It is exceedingly difficult to worry about work when you are putting all your efforts into safely scaling a multi-story rock climbing wall.
That is exactly why hard-working executive Trace Lee enjoys the challenging sport of indoor rock climbing.
"I like it because when you are climbing, you cannot really think of anything else," Lee said of his favorite sport. "If you think about work, you pretty much just fall down. For me, running or lifting weights is kind of boring. Your mind is still thinking about work. In rock climbing, there are a lot of problems you have to solve, so that's interesting to me. That's a great stress relief."
Lee manages to get to his favorite rock climbing gym in Concord a couple of times a week to exercise and take his mind off business. The 41-year-old founded a successful software consulting business that counts Apple, Disney and ABC among its high-powered clients.
His Hacienda-based company, Trismax, specializes in training compliance software that helps companies manage staffs of any size and ensure everyone keeps up with required training.
"ABC and Disney were our first breakthrough," Lee recalled. "After doing projects with them, then Apple came to us. We were a small company and after 10 years, the small projects became really big projects. Along the way, we also have worked with other companies such as FedEx and Adidas."
While Trismax works with clients around the world, the priority for the Hacienda staff is keeping their largest client happy.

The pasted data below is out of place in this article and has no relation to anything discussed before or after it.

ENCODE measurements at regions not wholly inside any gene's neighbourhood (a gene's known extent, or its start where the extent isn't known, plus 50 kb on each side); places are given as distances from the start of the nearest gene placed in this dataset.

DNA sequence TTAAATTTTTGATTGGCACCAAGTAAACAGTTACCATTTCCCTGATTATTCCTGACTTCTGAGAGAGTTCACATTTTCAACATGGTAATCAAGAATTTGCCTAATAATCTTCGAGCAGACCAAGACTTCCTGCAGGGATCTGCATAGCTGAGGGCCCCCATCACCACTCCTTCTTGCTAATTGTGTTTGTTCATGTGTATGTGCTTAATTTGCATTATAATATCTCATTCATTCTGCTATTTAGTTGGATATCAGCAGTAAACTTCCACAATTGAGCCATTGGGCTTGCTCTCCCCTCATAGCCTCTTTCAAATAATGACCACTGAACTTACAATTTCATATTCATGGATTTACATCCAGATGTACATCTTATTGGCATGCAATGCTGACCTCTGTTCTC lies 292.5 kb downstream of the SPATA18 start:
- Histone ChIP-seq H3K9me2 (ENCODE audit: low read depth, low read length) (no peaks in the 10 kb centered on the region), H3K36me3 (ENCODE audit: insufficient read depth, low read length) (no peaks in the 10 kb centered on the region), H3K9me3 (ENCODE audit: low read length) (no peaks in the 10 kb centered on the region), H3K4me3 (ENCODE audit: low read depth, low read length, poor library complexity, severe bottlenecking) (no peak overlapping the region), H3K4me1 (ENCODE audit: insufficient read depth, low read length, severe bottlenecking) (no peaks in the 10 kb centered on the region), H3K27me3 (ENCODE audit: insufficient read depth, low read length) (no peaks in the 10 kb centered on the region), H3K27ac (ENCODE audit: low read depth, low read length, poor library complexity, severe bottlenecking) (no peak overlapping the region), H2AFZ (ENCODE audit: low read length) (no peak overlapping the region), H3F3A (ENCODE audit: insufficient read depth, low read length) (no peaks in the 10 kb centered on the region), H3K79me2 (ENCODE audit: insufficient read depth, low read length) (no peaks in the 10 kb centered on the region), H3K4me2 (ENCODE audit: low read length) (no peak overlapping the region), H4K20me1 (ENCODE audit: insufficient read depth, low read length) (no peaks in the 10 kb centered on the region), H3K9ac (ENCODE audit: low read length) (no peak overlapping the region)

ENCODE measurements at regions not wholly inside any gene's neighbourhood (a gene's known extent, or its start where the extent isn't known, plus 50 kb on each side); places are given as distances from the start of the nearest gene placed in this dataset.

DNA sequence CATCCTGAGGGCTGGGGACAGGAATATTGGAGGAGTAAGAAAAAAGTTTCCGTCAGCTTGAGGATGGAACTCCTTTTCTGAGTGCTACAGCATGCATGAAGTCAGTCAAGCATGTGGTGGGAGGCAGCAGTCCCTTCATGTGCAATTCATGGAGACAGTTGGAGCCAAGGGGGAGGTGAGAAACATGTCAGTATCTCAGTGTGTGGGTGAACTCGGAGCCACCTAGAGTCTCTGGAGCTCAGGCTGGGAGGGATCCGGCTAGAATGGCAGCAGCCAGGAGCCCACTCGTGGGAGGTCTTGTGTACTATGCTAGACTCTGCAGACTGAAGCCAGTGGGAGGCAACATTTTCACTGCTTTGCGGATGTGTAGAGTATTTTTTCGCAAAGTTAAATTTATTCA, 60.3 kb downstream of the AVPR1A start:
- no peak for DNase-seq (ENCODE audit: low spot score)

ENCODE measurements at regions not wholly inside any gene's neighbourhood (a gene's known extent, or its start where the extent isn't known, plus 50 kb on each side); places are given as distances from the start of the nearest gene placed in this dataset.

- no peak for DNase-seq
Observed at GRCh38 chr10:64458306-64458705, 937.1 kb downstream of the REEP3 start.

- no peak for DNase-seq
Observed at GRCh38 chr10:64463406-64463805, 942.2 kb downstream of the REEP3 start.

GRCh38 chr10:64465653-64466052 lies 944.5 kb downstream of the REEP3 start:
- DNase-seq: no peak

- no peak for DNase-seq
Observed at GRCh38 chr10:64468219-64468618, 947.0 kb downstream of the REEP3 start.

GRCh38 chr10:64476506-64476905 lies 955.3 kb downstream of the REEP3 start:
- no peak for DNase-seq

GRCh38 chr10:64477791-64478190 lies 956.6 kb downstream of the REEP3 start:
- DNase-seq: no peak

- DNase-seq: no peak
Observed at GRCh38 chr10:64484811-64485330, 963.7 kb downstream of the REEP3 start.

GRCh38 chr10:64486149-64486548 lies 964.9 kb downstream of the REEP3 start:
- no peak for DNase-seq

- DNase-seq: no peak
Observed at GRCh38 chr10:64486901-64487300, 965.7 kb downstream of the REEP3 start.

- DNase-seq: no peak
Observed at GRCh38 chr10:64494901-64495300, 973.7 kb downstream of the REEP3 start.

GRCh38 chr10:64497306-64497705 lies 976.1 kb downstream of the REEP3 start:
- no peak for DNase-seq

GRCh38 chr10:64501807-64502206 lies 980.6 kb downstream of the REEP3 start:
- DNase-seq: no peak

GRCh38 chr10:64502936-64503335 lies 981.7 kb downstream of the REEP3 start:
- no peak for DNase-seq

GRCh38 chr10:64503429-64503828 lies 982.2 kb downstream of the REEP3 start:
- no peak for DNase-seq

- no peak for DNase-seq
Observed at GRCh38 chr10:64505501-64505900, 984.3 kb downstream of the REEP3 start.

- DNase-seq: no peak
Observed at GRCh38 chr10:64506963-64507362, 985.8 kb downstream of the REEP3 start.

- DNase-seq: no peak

"The team here has the majority of our focus on Apple because that's our biggest contract," he said. "We were really lucky. We pretty much grew with Apple. When we got into Apple, Steve Jobs had just gotten back. The next thing you know, the iPod and iPhone are out, and their business just got bigger. Our project got bigger with them."
Lee, president of Trismax, was born in Taiwan in 1973 to Taiwanese-American parents who had recently returned from America for his father's job as a chemical engineering professor and business owner.
Lee, the youngest of three boys, dabbled in music when he was younger. He was part of a band and even composed music that won local and national awards.
"It was mostly slow pop songs and Chinese pop songs," he said. "It came naturally. A couple of my good friends, we were always making music. We had our own band. A couple of us liked to create our own music."
The young musical ingenue started composing in middle school when he was most active with his band.
"I got a couple of music contracts, but it didn't really get published" he said. "They had the rights to the songs, but you still need to find a singer."
His musical ambitions fell by the wayside as he got older.
"When I decided I was not going to go after (a music career), music stopped flowing into my mind," he said. "Before, I would wake up in the middle of the night and there would be a melody. When I decided no, the melodies stopped. I still play guitar and piano for fun, but other people's songs."
After high school, Lee immigrated to America to pursue his college studies. He landed at Northwestern University in Chicago and roomed with his older brother, a physician at Northwestern.
His studies at the prestigious private school lasted just one semester before he transferred to the renowned engineering school at the University of Wisconsin, Madison.
"Northwestern was too expensive," he said. "I went one semester at Northwestern that could probably pay for two years at Wisconsin. At that time, even out-of-state tuition was not bad at all."
Lee settled into his double major of electrical engineering and computer science, graduating with dual degrees in 1996. He immediately set his sights on the hotbed of technology, Silicon Valley, landing a job as a firmware engineer at Anritsu in Morgan Hill.
He worked in firmware - the software inside of hardware - for two years before deciding he would rather be a consultant at KPMG.